Read Romans 9:1-18.
At the beginning of Romans 9, Paul begins to reflect on the fact that his kinsmen, the Jews, are rejecting their Messiah. As he considers the judgment they will face, he cries out in anguish, "I would do anything for them to come to know Jesus. I would even give up my own salvation!"
The question is not whether God is fair; the question is: Why does He have mercy on sinners at all?
In Romans 9:6-13, Paul makes it clear that though many of the Israelites had rejected Jesus, God's sovereign will never fails. "It is not the children by physical descent who are God's children, but it is the children of the promise who are regarded as Abraham's offspring," Paul explains (v. 8), meaning those who have faith in God and His Messiah are the true people of God—the true Israel. Likewise, today God's salvation is promised not to those who simply attend church, but those who trust in Jesus Christ.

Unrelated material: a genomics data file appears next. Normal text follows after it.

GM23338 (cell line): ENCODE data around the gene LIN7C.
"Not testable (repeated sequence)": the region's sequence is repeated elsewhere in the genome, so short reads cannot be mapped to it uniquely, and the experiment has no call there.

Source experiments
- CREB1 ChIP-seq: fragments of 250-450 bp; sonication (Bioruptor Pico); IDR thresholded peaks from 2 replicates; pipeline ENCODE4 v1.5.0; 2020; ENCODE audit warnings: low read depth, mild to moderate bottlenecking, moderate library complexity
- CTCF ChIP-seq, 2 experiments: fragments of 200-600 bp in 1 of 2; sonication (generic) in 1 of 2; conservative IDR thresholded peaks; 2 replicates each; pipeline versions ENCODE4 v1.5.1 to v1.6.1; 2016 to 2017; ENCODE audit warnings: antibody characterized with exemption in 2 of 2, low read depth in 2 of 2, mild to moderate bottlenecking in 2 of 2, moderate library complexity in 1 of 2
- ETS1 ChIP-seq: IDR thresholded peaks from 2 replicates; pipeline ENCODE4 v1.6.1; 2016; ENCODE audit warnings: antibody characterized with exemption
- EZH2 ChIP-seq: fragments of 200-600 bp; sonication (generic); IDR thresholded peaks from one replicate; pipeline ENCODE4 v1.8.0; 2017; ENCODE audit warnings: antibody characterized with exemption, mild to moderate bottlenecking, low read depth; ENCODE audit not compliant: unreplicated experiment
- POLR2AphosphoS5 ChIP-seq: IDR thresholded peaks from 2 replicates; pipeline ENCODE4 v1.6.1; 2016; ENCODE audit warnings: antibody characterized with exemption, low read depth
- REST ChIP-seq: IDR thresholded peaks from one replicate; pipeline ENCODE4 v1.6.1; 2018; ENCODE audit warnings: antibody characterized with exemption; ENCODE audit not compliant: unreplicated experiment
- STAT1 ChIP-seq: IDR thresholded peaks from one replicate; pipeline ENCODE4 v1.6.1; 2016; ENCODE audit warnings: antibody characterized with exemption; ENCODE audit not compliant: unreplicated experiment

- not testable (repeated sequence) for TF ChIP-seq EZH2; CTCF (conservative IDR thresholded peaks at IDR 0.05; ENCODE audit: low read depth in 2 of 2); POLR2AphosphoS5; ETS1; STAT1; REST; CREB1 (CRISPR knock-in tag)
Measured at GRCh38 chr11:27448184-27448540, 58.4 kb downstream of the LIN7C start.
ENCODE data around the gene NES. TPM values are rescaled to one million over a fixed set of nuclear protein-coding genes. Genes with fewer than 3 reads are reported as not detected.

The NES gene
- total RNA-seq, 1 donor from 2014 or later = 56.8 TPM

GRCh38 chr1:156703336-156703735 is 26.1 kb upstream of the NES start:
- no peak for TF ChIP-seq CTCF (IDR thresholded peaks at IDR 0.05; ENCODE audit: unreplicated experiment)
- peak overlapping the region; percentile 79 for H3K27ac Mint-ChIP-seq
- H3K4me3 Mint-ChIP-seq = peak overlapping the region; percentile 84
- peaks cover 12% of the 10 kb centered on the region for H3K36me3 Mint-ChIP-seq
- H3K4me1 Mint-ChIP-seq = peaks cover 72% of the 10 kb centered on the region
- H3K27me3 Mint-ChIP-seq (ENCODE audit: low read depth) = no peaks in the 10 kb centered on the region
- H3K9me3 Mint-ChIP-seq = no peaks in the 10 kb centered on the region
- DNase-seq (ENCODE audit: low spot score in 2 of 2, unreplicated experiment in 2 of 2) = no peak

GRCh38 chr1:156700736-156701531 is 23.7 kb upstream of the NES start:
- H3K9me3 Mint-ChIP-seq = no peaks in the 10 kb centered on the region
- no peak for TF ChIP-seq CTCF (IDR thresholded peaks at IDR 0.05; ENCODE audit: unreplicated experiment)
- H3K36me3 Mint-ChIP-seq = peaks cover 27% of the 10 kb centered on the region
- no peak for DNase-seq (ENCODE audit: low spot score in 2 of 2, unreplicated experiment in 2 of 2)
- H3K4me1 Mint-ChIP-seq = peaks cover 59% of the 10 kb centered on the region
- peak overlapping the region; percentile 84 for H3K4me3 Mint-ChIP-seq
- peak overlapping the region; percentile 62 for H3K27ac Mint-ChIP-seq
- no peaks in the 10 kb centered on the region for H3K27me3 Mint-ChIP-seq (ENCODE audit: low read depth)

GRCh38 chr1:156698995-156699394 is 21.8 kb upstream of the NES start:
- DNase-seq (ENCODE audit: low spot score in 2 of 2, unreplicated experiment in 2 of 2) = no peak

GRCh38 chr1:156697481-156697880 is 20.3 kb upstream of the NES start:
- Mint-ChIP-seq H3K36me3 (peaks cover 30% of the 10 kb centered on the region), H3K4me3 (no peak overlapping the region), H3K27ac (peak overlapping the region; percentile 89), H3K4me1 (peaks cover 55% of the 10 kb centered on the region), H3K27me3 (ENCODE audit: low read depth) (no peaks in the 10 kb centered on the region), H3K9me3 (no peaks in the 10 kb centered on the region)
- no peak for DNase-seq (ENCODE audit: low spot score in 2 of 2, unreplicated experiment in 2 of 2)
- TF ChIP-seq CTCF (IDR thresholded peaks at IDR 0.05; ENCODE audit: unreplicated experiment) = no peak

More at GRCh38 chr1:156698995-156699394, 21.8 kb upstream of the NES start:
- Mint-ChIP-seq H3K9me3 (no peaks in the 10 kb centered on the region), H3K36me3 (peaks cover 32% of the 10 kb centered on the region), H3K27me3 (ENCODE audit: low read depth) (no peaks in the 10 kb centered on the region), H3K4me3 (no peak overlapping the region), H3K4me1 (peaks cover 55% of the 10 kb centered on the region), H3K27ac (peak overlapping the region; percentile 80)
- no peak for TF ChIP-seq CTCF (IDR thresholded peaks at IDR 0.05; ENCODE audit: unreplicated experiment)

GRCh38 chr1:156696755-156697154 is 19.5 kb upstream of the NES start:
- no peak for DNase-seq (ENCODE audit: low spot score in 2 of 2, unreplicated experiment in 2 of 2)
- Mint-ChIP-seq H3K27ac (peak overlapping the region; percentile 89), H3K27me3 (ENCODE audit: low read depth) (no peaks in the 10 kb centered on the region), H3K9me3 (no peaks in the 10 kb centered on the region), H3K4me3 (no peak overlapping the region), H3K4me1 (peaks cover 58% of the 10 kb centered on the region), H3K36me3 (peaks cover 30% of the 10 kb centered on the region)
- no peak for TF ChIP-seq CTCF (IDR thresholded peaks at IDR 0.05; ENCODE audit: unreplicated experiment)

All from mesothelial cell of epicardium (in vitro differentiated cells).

Grappling with why, in God's sovereignty, some of physical Israel should reject their Savior, Paul recognizes God is not obligated to save anyone. Though humanity questions God's actions, asking, "Is it fair?" Paul brings us back to reality: "The question is not whether God is fair; the question is: Why does He have mercy on sinners at all?"
God owes humanity nothing except judgment—for all have sinned. But in His merciful, sovereign will, He has chosen to save the undeserving. Therefore, let us rejoice in His mercy and humbly plead with Him for the lost, for our God is "[t]he Lord, the Lord, the compassionate and gracious God, slow to anger, abounding in love and faithfulness, . . ." (Exodus 34:6).
Prayer: God, You are a gracious, merciful God. Help me to see and experience the depth of Your love for me—the wonder of Christ's sacrifice for the undeserving. I pray in the name of Jesus. Amen.
"Therefore God has mercy on whom he wants to have mercy, and he hardens whom he wants to harden" (Romans 9:18).